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Why Quentin Tarantino won’t lie

Director explains why he had to use graphic ways to depict atrocities of slavery in Django

Image Credit: REUTERS
Cast members Samuel L. Jackson (L-R) Quentin Tarantino, Kerry Washington, Jamie Foxx and Christoph Waltz pose on the red carpet for the German premiere for Tarantino's latest movie "Django Unchained" in Berlin January 8, 2013. The movie opens in German cinemas on January 17. REUTERS/Tobias Schwarz (GERMANY - Tags: ENTERTAINMENT)

Since 1994’s ‘Pulp Fiction’, the n-word has been an issue — not so much for Quentin Tarantino, but for some of the viewers of his films. Why does he use it so liberally in his movies? Things are no different with his latest film, ‘Django Unchained’.

In the postmodern, slave-narrative Western starring Jamie Foxx, Christoph Waltz and Leonardo DiCaprio as sadistic plantation owner Calvin Candie, the word “nigger”, by some counts, is uttered 110 times. Tarantino explains exactly how he feels about critics of the n-word use in Django. The filmmaker also chats about the graphic and shocking ways he chose to depict the atrocities of slavery in the film and how he conceived of Samuel L. Jackson’s despicable character, Stephen, Candie’s head house slave.

Q: What would you say to black filmmakers who are offended by the use of the word “nigger” and/or offended by the depictions of the horrors of slavery in the film?

Quentin Tarantino: Well, you know if you’re going to make a movie about slavery and are taking a 21st-century viewer and putting them in that time period, you’re going to hear some things that are going to be ugly, and you’re going see some things that are going be ugly. That’s just part and parcel of dealing truthfully with this story, with this environment, with this land. Personally, I find [the criticism] ridiculous. Because it would be one thing if people are out there saying, “You use it much more excessively in this movie than it was used in 1858 in Mississippi.” Well, nobody’s saying that. And if you’re not saying that, you’re simply saying I should be lying. I should be watering it down. I should be making it more easy to digest. No, I don’t want it to be easy to digest. I want it to be a big, gigantic boulder, a jagged pill and you have no water.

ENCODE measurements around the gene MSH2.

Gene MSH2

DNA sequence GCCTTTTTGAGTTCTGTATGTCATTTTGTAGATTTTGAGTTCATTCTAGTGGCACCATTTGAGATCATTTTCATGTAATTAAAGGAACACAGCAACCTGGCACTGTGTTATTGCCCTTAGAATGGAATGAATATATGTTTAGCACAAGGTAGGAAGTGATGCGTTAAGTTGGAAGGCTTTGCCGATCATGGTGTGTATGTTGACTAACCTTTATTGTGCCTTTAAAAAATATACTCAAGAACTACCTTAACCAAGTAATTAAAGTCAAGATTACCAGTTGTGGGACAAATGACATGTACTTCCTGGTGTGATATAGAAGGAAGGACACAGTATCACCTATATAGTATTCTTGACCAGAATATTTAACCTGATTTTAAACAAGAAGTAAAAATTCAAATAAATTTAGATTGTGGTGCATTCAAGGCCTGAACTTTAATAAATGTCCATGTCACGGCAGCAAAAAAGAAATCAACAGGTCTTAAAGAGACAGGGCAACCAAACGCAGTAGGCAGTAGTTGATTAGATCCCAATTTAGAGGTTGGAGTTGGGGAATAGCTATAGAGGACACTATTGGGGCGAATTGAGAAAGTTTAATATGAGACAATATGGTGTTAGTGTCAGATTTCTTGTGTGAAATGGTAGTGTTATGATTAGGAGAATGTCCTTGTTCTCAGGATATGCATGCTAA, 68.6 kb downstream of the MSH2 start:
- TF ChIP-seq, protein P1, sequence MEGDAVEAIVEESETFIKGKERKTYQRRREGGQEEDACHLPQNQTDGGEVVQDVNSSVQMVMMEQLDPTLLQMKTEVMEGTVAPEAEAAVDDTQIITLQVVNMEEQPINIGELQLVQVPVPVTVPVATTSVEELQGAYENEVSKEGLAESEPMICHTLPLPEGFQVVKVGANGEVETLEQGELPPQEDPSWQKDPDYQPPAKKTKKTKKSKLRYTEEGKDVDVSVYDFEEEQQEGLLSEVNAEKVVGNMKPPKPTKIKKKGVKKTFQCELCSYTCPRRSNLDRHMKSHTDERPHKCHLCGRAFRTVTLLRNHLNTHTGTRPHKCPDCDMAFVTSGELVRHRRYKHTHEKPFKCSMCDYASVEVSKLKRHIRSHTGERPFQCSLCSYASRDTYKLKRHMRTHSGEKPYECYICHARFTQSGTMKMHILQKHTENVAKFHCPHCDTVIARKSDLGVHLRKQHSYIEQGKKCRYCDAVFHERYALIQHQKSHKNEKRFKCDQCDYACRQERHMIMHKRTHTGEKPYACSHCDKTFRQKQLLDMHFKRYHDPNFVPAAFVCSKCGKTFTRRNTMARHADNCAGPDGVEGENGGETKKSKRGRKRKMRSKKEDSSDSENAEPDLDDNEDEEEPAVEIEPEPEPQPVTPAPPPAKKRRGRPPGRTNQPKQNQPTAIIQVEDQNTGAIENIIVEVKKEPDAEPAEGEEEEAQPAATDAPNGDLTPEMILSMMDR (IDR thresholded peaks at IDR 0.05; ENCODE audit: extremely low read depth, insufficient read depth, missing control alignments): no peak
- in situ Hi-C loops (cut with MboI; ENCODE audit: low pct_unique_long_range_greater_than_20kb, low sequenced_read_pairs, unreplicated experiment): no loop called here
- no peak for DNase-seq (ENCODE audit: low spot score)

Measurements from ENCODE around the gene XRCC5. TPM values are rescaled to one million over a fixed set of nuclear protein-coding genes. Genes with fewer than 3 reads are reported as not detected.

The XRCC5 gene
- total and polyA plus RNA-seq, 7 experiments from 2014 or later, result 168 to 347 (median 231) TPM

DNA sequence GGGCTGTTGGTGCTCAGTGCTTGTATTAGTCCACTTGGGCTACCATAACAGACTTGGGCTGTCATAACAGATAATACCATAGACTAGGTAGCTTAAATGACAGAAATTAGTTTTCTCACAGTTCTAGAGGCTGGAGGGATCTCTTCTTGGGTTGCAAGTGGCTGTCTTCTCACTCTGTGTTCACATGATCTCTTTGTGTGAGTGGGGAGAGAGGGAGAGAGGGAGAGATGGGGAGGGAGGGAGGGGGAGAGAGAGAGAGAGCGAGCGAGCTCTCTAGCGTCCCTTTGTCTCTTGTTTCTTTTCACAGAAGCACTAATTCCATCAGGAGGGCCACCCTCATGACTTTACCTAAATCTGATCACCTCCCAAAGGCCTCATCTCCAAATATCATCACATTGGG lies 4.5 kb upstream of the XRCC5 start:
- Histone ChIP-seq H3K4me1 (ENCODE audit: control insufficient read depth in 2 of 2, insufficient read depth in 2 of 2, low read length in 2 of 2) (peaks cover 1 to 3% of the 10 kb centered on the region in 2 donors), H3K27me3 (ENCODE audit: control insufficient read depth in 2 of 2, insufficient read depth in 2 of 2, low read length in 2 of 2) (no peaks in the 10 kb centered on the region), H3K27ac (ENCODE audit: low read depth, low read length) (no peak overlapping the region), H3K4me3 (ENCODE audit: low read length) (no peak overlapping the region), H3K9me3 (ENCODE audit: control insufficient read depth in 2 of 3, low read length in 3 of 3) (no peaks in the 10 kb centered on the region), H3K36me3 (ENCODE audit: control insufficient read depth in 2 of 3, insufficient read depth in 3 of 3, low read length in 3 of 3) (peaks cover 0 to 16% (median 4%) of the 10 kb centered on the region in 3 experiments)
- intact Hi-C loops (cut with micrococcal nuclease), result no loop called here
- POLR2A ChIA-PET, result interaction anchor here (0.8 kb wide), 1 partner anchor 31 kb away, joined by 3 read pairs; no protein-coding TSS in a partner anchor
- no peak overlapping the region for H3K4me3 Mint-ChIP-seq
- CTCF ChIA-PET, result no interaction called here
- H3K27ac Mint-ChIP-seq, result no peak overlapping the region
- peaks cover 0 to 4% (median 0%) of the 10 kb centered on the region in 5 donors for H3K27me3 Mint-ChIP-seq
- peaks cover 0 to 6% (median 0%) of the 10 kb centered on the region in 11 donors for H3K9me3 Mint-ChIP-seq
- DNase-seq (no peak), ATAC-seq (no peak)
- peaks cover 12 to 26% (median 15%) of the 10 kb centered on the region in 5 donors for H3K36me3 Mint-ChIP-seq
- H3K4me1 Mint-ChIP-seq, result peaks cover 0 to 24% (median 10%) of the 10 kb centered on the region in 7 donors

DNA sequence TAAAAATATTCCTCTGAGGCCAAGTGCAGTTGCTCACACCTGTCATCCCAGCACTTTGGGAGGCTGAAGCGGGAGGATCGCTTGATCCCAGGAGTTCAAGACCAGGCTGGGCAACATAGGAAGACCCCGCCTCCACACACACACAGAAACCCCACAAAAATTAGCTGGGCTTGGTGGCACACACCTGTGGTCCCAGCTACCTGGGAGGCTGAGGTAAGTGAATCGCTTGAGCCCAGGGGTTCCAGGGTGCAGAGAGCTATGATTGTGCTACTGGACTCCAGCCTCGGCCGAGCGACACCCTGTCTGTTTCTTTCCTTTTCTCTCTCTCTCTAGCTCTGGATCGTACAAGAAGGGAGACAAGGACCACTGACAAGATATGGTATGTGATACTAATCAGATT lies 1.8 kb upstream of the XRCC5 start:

Q: Well, guess what? You succeed at that. One of the things that will disturb people much more than the use of the n-word, or much more even than the horrors of slavery, was Samuel L. Jackson’s amazing depiction of Stephen. His character, Stephen, makes Stepin Fetchit look like Malcolm X. Did you write that or did Sam riff on that? Was he improvising?

QT: Sam is a good writer. Some actors try to improvise and everything, but you know, frankly, if they’re not just adding “mmms” and “aahs” or cusswords, that’s actually called writing, and that’s usually not what you hire actors to do. Having said that, he sprinkles the dialogue with his own little bit of Sam Jackson seasoning. But that character is on the page. And it was actually funny, because I talked to Sam on the phone after he had the script. When Sam heard I was writing it, I think he just assumed I was writing Django for him. And I think maybe I even kind of assumed that when I was writing it earlier on. I think my idea initially — very, very initially — was I was gonna show Django’s little origin story in a couple of scenes and then hop to after the Civil War. And have it be a Sam Jackson, older character. And then I decided, no, I can’t do that. I’m missing the most important part of the story. So I decided to stay with the younger character. So as I’m talking to Sam Jackson on the phone, I go, “As you can see, I kind of went a different way with the character. You’re about 15 years too old for him.” [In a Sam Jackson voice.] “Yeah, I noticed that.” “So what do you think about Stephen?” “What do you mean, what do I think about him?” I go, “Do you have any problem playing him?” “Do I have any problem playing the most despicable black in the history of the world?” [Pause.] “No, I ain’t got no problem with that. No, man, I’m already in it. I’m working with my make-up guy now about the hair, the skin tone. I want this man to be fresh off the boat.”